Shanghai home prices break record | Shanghai Daily

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December 15, 2009

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Shanghai home prices break record

ROBUST sales of a luxury residential project in Pudong's Lujiazui area have helped push Shanghai's average weekly home price to above 22,000 yuan (US$3,221) per square meter for the first time.

The price of new homes, excluding those designated for relocated residents under urban redevelopment plans, soared to a record 22,270 yuan per square meter on average in Shanghai last week.

This was the highest since the city started to track its home prices, Shanghai Uwin Real Estate Information Services Co said yesterday.

Transaction volume rose 11 percent to 327,300 square meters, while supply jumped 15 percent to 341,700 square meters during the seven-day period amid continuously strong buyer sentiment.

"A total of 32 units at Ocean One in Lujiazui were sold last week at an average price of 104,694 yuan per square meter and that helped raise the weekly average a lot," said Lu Qilin, a researcher at Uwin.

"Our research has found that more than half of the city's top 10 best-selling residential projects over the past week were sold at around or above 20,000 yuan per square meter and that also contributed to the price surge.''

Developed by the real estate arm of COFCO, the country's leading food manufacturer, Ocean One is on Yincheng Road M., just a stone's throw from Tomson Riviera, the city's most expensive apartment project.

The most costly unit at Tomson Riviera was sold for more than 160,000 yuan per square meter.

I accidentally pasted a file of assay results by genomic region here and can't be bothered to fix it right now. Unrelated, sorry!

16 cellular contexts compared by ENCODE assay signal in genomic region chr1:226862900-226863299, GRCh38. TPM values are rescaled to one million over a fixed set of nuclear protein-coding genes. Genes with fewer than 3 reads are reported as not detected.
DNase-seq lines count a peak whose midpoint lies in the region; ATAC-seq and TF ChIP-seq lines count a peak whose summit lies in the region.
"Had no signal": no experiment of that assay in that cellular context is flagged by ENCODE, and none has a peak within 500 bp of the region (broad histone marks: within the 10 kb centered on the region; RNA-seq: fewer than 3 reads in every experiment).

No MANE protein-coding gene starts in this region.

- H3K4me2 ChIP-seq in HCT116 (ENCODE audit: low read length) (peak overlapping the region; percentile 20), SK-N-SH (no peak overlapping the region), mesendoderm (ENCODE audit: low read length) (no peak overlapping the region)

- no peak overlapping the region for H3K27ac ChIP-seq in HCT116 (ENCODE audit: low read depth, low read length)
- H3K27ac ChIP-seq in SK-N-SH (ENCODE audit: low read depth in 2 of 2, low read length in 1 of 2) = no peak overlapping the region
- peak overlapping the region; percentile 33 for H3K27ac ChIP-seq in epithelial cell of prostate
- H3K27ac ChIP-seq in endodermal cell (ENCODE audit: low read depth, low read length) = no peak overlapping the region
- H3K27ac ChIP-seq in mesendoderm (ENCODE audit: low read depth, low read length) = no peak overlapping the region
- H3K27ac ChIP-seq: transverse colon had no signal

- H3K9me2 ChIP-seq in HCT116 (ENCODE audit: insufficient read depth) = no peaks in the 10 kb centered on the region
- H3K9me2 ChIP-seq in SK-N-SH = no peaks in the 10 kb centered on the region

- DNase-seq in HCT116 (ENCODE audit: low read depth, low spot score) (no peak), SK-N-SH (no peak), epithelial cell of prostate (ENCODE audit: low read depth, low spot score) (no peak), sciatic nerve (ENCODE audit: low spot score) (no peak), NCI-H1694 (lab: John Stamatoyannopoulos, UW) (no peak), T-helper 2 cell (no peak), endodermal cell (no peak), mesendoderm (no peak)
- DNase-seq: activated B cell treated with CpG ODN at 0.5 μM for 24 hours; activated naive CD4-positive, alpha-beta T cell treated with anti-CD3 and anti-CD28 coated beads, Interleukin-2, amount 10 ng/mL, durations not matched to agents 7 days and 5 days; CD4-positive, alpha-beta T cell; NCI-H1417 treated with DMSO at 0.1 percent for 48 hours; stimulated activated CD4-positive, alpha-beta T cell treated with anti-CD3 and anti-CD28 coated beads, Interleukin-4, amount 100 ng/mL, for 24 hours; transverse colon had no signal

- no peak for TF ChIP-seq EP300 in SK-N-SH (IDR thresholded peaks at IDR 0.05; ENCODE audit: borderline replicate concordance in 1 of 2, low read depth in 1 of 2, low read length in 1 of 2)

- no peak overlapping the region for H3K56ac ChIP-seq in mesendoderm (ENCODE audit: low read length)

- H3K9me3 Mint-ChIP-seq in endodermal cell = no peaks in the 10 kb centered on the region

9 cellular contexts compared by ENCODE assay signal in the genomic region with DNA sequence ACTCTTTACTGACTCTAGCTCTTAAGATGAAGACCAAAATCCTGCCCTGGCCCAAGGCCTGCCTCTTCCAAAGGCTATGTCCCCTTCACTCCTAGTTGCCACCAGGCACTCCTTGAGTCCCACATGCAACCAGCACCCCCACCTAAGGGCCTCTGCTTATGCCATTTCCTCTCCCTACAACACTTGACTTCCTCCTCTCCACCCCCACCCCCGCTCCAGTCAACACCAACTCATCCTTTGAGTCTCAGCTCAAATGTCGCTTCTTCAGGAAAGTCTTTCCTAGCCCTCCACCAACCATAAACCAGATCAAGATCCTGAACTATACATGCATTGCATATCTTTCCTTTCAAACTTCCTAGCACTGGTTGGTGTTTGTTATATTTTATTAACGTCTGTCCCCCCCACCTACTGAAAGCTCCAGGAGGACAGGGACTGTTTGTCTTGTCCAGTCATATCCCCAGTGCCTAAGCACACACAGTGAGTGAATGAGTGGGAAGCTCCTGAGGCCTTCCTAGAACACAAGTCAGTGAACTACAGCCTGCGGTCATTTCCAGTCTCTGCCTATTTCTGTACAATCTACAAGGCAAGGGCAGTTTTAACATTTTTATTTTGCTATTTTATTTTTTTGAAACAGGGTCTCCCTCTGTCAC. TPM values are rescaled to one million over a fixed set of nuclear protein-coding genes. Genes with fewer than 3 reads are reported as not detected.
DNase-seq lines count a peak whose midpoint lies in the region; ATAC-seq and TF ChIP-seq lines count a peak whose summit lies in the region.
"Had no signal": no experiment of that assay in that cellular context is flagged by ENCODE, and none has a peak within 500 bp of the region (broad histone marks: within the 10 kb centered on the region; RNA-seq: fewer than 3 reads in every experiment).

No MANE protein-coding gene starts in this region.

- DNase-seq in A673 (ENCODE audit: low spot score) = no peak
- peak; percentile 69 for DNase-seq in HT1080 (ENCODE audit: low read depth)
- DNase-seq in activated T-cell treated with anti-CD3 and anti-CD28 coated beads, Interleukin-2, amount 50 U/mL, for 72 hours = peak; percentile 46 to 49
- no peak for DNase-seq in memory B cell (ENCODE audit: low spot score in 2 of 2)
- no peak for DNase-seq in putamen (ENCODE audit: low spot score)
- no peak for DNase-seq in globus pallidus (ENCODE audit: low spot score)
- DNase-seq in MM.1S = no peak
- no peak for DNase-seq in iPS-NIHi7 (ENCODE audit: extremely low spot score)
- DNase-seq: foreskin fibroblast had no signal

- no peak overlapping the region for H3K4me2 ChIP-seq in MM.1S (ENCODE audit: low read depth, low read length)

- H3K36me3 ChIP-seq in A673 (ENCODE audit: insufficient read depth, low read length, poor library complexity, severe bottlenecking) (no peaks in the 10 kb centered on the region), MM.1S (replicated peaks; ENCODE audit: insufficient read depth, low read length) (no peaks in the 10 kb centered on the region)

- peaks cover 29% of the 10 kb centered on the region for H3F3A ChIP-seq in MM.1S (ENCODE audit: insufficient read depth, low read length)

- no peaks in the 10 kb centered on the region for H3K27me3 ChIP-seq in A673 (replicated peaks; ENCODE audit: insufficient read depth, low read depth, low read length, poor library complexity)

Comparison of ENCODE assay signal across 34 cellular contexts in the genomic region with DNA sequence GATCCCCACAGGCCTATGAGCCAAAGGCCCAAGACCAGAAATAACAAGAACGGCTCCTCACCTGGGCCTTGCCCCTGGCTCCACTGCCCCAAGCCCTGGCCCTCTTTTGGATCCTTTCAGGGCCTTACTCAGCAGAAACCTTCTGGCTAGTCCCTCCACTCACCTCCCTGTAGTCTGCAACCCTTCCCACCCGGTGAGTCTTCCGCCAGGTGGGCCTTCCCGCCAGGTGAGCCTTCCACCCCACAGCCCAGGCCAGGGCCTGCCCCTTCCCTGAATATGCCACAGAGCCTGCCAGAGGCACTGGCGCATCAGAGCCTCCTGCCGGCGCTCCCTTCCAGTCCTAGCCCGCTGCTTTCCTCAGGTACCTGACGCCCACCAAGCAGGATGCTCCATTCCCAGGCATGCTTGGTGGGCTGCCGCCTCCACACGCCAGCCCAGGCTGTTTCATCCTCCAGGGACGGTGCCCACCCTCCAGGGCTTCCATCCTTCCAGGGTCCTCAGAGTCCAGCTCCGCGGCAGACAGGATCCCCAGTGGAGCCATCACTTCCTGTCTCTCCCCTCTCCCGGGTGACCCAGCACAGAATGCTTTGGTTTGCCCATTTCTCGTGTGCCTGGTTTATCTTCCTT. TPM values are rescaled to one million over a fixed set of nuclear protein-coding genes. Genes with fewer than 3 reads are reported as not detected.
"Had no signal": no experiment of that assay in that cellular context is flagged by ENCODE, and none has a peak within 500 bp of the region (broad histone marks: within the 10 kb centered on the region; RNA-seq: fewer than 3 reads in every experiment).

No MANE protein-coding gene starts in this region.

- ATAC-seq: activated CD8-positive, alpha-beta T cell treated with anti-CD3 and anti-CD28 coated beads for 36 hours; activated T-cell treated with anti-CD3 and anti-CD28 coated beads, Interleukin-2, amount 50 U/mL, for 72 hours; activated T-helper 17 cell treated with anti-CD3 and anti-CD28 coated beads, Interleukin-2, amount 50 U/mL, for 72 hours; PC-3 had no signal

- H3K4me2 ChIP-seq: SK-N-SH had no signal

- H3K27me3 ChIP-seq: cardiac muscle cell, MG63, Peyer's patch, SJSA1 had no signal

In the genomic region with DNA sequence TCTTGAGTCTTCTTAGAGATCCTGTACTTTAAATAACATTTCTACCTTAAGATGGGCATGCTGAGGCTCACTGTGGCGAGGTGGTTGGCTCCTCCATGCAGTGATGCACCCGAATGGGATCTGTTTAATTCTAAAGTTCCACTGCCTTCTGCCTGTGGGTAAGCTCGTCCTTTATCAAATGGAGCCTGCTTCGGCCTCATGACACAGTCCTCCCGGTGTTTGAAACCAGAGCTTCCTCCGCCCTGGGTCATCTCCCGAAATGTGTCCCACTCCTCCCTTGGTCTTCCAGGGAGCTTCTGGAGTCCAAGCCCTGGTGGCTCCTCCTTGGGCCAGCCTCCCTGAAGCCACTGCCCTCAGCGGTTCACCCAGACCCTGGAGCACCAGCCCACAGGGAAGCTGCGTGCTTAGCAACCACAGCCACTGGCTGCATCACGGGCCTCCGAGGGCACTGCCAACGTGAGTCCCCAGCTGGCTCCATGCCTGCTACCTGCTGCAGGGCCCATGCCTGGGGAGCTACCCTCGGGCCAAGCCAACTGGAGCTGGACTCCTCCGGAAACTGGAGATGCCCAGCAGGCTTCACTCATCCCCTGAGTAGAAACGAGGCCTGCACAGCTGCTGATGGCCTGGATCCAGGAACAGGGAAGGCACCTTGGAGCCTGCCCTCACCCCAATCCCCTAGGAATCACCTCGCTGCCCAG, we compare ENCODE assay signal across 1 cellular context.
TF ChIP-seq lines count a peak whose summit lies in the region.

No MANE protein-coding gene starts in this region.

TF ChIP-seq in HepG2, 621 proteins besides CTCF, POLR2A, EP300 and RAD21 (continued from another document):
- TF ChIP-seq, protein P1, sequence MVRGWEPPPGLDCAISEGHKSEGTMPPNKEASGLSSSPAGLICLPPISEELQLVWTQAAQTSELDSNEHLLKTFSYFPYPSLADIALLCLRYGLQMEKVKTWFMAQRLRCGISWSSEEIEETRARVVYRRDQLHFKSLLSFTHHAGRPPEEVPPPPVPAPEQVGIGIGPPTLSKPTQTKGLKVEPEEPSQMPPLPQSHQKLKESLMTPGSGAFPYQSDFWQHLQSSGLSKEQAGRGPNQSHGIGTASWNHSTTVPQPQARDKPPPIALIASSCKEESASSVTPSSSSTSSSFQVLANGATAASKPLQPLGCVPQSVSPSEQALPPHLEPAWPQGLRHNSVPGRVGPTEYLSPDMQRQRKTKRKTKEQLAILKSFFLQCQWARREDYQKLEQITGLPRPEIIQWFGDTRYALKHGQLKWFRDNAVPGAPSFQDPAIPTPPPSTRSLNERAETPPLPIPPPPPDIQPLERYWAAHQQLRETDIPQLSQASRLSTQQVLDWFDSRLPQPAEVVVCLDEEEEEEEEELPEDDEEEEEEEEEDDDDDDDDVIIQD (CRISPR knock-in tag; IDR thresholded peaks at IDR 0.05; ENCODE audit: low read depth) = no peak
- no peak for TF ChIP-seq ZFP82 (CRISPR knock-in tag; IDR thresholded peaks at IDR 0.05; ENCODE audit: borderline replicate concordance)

Consisting of five blocks, Ocean One launched one of its buildings for sale late last month at an average price of 115,000 yuan per square meter.

As of yesterday, 58 units out of the total of 67 apartments have already secured buyers at an average price of 108,981 yuan per square meter, according to the city's official real estate Website, www.fangdi.com.

Property prices around the country have been soaring since the second quarter of this year amid robust demand from both end users and investors, reducing buyer accessibility and raising worries over asset price bubbles.

Housing prices in 70 major Chinese cities jumped 5.7 percent in November from a year earlier, the most in 16 months, the National Bureau of Statistics said last week.

In Shanghai, property prices rose 5.5 percent last month from a year earlier and gained 1.1 percent month on month, according to the bureau.

In its latest attempt to curb speculation, the State Council, the nation's Cabinet, announced last week that people who sell homes less than five years after purchase must again pay a 5.55 percent business tax starting next year.

Individuals are now exempt from the tax if they sell two years after purchase.




 

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